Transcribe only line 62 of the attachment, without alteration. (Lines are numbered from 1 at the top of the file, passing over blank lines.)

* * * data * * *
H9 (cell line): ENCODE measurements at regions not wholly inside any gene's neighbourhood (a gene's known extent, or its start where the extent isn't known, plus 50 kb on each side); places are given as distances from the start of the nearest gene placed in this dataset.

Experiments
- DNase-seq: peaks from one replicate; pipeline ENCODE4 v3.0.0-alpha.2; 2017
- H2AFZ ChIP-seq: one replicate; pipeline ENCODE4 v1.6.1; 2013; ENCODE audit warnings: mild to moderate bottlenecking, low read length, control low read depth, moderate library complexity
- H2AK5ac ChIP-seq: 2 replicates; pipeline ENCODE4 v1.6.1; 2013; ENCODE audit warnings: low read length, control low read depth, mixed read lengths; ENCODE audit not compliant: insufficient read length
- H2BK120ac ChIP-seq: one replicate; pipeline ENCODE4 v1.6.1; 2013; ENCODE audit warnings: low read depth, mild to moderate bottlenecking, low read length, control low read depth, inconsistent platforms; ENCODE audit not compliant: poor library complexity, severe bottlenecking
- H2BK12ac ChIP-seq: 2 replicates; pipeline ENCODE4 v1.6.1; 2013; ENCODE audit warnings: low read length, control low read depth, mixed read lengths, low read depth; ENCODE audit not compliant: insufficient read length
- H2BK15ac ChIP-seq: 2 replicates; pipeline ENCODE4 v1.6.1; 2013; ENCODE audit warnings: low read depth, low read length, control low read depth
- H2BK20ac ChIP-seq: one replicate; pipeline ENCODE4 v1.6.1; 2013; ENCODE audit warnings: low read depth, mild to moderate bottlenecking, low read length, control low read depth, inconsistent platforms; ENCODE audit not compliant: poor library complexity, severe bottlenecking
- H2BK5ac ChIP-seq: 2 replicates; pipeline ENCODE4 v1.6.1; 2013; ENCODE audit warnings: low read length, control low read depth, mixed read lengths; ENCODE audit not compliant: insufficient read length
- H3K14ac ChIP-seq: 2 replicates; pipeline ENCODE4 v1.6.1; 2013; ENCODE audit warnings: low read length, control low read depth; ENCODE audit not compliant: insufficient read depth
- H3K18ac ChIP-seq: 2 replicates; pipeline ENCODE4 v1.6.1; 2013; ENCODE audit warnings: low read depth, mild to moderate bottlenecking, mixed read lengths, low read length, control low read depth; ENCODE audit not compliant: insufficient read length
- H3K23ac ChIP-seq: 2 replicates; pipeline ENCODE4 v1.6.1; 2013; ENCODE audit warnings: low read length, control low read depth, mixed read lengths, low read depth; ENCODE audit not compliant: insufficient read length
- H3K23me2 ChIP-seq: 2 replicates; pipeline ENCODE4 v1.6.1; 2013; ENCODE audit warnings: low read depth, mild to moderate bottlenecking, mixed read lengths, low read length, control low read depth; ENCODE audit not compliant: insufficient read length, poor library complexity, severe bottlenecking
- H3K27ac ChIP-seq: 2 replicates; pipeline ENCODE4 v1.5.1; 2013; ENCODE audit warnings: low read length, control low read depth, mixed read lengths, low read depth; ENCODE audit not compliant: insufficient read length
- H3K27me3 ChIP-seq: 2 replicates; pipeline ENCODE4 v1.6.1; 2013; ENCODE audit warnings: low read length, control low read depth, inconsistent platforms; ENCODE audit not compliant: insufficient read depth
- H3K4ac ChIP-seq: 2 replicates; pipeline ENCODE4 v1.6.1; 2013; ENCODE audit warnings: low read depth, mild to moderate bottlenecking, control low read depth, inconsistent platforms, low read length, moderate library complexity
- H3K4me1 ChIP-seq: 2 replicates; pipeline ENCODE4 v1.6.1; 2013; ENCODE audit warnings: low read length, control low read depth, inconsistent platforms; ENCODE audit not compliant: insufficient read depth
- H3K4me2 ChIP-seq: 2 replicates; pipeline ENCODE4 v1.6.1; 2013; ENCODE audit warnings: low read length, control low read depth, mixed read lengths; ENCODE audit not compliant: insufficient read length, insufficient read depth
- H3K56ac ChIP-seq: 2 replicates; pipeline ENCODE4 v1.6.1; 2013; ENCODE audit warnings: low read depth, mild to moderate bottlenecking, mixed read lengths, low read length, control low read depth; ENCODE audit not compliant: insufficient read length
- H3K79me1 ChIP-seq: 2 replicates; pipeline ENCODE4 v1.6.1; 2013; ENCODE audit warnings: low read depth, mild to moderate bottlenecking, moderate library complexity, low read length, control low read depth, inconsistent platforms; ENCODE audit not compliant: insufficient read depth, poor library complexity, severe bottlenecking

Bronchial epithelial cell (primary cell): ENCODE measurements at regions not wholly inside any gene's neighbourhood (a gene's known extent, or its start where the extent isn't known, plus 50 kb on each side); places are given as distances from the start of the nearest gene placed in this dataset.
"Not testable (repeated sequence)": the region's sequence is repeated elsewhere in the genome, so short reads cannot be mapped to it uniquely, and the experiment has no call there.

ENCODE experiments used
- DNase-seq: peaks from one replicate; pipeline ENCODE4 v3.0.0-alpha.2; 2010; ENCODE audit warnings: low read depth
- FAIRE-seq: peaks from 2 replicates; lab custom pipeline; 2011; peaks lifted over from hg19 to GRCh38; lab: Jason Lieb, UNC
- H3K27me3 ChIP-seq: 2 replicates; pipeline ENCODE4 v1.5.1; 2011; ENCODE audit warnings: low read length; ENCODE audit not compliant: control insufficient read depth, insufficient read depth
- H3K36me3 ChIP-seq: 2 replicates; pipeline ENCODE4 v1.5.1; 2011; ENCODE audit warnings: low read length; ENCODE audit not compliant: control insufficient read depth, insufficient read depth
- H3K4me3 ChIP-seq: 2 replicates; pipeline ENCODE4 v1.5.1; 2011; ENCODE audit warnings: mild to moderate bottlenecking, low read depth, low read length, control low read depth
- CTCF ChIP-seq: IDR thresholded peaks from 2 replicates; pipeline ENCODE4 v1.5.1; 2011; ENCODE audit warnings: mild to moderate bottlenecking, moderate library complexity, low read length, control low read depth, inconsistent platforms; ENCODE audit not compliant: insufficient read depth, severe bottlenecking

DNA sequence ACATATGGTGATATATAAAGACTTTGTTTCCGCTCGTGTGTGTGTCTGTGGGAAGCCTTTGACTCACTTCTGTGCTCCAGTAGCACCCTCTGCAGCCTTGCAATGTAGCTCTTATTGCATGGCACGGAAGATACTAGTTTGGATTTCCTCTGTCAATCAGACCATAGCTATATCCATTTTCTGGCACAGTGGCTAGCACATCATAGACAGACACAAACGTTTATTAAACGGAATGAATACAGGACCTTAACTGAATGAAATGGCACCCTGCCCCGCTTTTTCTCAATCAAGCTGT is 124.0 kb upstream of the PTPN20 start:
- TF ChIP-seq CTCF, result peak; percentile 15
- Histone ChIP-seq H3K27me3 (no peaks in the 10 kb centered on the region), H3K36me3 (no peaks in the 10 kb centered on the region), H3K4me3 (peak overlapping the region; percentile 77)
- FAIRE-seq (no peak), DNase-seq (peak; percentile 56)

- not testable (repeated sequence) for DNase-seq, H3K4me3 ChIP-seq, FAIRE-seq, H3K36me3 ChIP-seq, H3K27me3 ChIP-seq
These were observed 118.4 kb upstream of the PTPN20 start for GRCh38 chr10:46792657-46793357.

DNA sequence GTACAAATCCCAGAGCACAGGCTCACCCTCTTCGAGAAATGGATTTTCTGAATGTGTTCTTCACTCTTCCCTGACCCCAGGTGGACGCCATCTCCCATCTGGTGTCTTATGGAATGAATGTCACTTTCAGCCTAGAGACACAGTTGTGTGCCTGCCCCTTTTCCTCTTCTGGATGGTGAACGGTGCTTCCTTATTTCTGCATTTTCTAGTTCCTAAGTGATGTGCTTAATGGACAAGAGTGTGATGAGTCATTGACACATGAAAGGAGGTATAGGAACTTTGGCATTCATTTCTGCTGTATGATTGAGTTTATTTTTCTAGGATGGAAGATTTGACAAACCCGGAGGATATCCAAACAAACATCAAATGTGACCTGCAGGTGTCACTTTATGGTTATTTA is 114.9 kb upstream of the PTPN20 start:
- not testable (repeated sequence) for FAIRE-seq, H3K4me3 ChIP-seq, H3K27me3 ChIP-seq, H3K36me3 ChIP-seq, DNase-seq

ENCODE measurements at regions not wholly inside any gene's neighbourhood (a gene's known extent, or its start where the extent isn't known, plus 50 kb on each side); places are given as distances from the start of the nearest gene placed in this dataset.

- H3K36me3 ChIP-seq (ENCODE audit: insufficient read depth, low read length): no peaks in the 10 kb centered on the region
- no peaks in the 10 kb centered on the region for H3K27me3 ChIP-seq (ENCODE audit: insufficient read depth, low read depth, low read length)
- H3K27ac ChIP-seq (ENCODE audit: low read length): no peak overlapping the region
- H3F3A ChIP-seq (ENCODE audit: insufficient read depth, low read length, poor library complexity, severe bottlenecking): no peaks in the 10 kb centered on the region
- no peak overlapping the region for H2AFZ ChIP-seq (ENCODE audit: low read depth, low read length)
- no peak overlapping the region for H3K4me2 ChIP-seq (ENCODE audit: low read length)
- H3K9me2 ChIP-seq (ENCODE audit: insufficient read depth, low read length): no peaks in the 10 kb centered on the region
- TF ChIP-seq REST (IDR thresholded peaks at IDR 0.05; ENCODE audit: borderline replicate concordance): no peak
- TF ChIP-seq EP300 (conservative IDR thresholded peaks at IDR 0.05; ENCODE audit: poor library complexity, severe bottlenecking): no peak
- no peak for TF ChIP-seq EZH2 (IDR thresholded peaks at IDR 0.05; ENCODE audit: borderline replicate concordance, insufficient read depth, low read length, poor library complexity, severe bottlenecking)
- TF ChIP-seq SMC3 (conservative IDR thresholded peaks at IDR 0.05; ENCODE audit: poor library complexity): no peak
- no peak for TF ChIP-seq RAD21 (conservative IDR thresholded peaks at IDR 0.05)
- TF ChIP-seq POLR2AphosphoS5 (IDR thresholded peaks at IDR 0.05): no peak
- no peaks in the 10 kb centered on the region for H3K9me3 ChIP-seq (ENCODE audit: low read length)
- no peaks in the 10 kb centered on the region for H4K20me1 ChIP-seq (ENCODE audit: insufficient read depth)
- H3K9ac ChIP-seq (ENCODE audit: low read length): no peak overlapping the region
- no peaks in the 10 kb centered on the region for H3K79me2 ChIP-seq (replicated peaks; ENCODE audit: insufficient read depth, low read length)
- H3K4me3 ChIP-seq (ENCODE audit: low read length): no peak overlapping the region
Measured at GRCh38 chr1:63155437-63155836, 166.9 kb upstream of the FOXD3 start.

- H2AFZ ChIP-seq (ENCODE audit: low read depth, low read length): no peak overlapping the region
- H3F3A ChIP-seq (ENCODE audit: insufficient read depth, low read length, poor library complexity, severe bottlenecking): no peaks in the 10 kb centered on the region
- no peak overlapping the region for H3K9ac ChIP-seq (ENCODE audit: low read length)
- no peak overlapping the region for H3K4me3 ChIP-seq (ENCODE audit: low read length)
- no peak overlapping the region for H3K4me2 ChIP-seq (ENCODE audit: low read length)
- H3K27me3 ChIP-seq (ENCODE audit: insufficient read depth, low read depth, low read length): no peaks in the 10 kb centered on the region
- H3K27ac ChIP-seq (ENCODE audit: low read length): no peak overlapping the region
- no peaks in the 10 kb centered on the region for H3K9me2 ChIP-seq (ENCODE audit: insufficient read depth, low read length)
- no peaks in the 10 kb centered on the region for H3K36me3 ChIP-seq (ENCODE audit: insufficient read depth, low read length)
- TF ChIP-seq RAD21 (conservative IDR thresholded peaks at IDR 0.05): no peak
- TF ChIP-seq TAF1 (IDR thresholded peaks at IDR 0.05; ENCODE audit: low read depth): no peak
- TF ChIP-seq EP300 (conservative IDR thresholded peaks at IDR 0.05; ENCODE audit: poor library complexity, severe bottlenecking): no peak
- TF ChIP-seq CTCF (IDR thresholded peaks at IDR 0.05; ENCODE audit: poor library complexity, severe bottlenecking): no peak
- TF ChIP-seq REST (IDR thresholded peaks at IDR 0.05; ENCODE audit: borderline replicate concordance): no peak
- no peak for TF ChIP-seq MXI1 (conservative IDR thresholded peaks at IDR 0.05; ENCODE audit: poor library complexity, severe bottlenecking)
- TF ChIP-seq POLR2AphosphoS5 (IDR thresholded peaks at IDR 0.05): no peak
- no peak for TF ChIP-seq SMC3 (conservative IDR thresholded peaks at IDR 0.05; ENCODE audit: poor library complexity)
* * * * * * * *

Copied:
- no peak overlapping the region for H3K4me3 ChIP-seq (ENCODE audit: low read length)